So, what does it mean to be a ‘gentle’ person?  This person would be kindly, amiable, not severe, rough, or violent, mild.  In today’s competitive world where the most aggressive and the most ambitious seem to have forsaken gentleness in favor of ‘win at all costs’. or ‘nice guys finish last’, or ‘I’ll get mine, now you try to get yours’, we are tempted to cloak ourselves in the armor necessary to survive and we build walls around ourselves to protect us from real or imagined dangers.  Sometimes if we listen carefully we almost hear the popular voices saying, “Gentleness is Weakness!”  We see the strong person cry or demonstrate sadness and we join the chorus of voices which indicate some weakness in those people.  And, even though many have learned in their religious lives the words – ‘. . blessed are the meek,’ or ‘. . blessed are the merciful’, or ‘ . . blessed are the peacemakers’, we seem to act in accordance with an entirely different values orientation.  We ask ourselves if we can afford to lend a helping hand to someone less fortunate and risk being thought to be a ‘softie’.  We ask ourselves if we can cry beside the parents who have just lost children in some horrific tragedy? Can we stand beside the aggressive, bullying, ambitious population with the confidence that our gentleness will prevail and will eventually serve us well?  Can we even find a way to be gentle to those who do not seem to be so?

Each of us in our own way has to decide the pathway which best suits our needs and we will  be known by those close to us by our behavior.  Han Suyin, a Chinese-born author best known for her 1952 book A Many Splendored Thing assures us that “There is nothing stronger in the world than gentleness.”  And none of us needs to accept that as truth unless we can place gentleness in our own lives and live the life of a gentle person.  Many times in my lifetime, I’ve been reminded that the human being may be the only living thing that has the ability of ‘self-examination’.  We have the ability to have our eye at the eyepiece and our ‘selves’ on the examination slide – we can look at ourselves in special ways.  And, based on what we see in ourselves, we – every one of us – has the choice and the ability to make changes in what we observe.  

So, now, as you look at yourself, what do you see?  A person who is kindly, amiable, not severe, rough, or violent,  and mild?   Would others looking at you see you in that same way?  Would you like to be known as a ‘gentle’ person?  In making that very personal decision, you might remember an advertisement that appeared in almost every magazine circulated throughout the ’90’s – an advertisement for Nicholson Files.  The tag line in these ads was ‘Tough, But, Oh So Gentle’!  Over many years the files of the Nicholson File Company have been used in the workplaces of America and many hands have skillfully used these files to finish beautiful pieces made of wood as well as metal.  Just as these files that have lasted through the years and are regarded by many as the ‘Premier’ file available, you, too, can live on into tomorrow with a reputation of being ‘Tough, But, Oh So Gentle’.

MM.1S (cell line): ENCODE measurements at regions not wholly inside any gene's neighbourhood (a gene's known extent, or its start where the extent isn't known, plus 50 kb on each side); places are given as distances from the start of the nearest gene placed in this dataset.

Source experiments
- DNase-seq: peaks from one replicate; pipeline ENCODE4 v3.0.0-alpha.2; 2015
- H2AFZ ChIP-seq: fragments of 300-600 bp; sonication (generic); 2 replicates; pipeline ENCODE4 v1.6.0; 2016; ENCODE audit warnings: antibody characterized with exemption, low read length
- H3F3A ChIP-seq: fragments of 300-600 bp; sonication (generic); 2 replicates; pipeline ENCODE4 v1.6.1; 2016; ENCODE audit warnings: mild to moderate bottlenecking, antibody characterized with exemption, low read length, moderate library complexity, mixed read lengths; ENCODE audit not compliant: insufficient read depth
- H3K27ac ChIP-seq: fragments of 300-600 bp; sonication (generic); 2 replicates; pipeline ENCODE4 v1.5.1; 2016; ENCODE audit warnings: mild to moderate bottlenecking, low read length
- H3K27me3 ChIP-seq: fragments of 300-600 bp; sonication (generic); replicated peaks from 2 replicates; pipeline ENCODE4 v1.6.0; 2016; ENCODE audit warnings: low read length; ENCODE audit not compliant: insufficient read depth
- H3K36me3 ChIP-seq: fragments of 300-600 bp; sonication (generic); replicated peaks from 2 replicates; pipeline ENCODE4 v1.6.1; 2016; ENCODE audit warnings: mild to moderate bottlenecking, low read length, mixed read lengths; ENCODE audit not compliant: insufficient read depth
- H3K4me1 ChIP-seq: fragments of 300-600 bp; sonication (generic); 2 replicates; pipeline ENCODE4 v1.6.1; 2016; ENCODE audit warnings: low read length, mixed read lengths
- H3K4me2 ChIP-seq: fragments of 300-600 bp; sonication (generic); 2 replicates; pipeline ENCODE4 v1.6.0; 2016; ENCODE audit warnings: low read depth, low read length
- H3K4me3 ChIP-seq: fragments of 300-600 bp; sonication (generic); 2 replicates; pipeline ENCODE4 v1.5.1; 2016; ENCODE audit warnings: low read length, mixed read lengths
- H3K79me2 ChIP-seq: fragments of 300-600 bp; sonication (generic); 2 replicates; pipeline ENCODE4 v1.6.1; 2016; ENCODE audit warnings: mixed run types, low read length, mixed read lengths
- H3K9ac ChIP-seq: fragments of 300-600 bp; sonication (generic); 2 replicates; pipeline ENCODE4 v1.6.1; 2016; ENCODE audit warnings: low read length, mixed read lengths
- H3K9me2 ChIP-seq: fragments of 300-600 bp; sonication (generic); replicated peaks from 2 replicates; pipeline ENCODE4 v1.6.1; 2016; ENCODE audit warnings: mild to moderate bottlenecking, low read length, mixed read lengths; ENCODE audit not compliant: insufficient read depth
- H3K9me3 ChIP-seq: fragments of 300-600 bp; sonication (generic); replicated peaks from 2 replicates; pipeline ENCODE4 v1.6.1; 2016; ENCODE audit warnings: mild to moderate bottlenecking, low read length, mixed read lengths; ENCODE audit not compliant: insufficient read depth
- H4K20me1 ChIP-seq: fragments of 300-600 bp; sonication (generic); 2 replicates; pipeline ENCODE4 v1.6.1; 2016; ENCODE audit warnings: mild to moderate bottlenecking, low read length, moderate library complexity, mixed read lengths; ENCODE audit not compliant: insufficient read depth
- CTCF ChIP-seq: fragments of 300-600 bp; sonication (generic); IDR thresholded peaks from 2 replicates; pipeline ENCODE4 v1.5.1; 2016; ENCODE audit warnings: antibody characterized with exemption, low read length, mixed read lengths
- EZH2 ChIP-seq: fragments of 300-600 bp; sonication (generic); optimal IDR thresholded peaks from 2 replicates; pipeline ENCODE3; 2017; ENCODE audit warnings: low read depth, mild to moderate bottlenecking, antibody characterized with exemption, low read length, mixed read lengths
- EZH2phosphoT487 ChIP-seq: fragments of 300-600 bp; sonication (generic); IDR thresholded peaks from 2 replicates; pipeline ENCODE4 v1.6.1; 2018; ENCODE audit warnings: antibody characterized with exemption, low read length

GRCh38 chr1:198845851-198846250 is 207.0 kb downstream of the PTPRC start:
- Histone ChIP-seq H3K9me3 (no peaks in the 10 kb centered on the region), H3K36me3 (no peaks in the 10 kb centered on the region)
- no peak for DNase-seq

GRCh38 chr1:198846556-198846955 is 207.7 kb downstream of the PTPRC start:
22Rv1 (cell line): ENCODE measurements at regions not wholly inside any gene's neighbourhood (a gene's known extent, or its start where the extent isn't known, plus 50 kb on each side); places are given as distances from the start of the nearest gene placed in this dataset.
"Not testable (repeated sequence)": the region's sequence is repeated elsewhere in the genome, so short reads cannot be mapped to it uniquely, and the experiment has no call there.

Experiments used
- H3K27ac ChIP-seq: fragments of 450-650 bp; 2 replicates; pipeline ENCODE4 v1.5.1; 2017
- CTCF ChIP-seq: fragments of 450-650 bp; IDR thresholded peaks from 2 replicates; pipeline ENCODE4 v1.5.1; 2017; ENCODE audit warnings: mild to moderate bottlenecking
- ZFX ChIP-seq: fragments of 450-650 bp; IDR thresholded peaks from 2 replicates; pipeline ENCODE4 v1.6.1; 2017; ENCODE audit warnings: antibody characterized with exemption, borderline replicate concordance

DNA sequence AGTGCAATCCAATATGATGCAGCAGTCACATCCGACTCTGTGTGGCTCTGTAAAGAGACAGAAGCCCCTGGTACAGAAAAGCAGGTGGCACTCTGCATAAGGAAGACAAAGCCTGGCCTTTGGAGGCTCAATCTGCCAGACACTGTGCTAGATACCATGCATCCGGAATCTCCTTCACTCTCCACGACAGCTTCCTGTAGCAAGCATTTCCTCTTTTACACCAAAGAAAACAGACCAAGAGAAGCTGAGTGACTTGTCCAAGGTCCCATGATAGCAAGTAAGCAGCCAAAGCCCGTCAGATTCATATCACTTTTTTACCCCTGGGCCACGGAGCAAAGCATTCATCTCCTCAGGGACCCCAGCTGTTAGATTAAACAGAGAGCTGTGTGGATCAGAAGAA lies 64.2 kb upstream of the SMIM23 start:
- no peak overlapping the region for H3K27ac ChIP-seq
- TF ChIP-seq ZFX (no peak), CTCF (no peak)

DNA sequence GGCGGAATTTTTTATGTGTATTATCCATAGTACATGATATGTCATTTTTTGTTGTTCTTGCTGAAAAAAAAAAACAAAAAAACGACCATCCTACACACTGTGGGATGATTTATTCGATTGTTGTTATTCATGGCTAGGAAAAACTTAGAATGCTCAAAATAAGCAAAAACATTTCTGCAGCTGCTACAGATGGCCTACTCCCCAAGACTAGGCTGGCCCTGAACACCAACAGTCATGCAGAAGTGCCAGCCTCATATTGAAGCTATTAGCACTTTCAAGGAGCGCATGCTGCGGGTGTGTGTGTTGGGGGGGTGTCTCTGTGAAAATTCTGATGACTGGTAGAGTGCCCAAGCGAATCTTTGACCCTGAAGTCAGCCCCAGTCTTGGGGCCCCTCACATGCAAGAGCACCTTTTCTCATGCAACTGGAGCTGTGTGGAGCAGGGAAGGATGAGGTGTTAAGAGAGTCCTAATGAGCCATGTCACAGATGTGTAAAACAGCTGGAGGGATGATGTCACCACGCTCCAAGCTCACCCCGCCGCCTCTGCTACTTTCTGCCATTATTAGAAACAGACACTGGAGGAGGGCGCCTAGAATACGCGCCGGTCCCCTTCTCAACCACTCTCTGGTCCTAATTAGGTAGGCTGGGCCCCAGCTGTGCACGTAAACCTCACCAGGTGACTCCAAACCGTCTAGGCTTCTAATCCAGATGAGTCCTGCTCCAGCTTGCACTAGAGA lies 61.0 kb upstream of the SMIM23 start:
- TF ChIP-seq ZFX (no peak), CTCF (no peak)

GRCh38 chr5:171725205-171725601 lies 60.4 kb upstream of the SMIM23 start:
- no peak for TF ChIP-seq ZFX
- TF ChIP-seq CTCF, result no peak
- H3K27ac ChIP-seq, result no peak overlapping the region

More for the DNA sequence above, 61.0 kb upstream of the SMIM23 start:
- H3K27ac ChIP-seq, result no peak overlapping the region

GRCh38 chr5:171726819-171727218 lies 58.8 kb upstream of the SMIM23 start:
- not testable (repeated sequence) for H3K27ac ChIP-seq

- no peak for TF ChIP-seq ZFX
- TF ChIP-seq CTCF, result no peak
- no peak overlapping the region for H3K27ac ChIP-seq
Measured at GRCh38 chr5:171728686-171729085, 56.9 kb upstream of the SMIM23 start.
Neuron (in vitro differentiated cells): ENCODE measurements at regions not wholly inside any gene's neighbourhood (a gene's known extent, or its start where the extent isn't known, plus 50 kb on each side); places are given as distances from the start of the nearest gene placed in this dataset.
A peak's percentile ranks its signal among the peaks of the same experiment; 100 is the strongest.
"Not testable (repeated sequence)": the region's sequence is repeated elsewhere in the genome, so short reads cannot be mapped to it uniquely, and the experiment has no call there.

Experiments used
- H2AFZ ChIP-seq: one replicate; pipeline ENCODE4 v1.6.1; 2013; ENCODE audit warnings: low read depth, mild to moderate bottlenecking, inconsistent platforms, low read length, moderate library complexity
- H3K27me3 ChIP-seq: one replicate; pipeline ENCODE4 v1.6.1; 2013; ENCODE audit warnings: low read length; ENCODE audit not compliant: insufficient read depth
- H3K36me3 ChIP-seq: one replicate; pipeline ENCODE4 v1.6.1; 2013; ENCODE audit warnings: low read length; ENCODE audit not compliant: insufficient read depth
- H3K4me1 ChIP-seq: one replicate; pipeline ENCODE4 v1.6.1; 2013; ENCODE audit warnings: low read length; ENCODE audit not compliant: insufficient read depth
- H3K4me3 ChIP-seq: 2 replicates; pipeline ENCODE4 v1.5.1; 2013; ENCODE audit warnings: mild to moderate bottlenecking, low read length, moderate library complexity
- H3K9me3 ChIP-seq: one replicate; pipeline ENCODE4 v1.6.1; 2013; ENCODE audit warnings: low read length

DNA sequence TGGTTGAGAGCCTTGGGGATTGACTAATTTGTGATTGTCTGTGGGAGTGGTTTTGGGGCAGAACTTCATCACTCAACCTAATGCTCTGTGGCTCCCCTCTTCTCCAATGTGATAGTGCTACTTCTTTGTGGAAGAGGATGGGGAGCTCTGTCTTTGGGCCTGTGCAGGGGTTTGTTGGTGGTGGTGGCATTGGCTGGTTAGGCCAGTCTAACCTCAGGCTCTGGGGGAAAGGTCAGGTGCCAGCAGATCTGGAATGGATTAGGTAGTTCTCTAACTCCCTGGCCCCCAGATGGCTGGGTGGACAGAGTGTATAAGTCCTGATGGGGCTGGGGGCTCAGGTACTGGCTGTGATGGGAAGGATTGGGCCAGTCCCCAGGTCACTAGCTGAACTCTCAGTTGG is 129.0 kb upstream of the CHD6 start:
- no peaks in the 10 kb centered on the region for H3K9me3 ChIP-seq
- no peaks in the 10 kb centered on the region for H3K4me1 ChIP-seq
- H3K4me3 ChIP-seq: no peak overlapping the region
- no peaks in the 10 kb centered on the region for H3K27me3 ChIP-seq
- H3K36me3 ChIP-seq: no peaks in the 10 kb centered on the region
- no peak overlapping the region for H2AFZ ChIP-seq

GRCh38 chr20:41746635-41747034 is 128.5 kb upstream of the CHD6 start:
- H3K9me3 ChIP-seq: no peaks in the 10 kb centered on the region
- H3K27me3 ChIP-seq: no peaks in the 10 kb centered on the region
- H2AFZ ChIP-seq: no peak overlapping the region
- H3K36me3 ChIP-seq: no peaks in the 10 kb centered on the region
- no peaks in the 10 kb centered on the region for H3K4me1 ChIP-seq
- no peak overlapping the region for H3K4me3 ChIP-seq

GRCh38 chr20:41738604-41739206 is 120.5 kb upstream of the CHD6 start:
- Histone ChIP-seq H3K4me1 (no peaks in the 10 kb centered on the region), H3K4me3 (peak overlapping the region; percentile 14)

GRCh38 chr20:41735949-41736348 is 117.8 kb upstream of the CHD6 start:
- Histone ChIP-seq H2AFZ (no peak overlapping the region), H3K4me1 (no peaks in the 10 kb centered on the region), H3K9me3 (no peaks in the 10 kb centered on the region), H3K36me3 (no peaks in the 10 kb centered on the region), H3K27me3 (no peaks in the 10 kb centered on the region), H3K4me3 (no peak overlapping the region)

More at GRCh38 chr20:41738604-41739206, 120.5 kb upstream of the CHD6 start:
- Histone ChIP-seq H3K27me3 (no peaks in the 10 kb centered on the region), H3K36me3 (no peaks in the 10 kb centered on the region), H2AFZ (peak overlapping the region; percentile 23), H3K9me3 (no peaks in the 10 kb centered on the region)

Ready to give that a try???

Are You Sure?

July 8, 2013

  In my reading today I found a quote by Bertrand Russell that ignited some thoughts and I hope you’ll take a look at this and share your response to it!

    “The whole problem with the world is that fools and fanatics are always so certainof themselves and wiser people so full of doubts.”  -Bertrand Russell

    As a growing boy I enjoyed reading and found many thoughts that caused me to form views of the world and the people in it.  I can still recall being really enthused about some ‘new’ idea, sharing it with my wise father, and hearing him say something like:  ‘Hmm!  I’ll have to think about that!’  I can still almost recreate the feeling of impatience I had with his response.  I thought, “Well, for goodness sakes – this seems so obvious to me, why can’t he see that.’  Years later I realized that my view was filled with the certainty of inexperience and his was based on a world of experience  – experience which caused him to doubt – experience that I could not have had at these tender ages.

    Years later I heard a speaker say:  “The people discovered a recurring problem in the workplace and they sent leaders to talk to one of the newest workers who was young and just starting his life in the world of work and with this company.  The ‘solution’ he offered was filled with certainty and the statement that if ‘ . . they (the top administrators) would only do this and that the problem would be solved’.  Another group of people went to the CEO of the company, described the problem, and heard the CEO offer this statement, ‘I really don’t know what the answer is.’  And, many came away with the conclusion that the newbie knew more about running the business than the CEO.”

    The voice of wisdom suggests that the newest employee might not be aware of all of the possibilities presented by the inquisitors and the CEO couldn’t come to a concrete solution filled with certainty until he had considered many things beyond the knowledge of the innocent new employee.

    I’m wondering this morning if there are times in my life even today when I’m absolutely sure of a pathway toward solutions of problems and I later discover that I really didn’t have enough information to come to that certainty.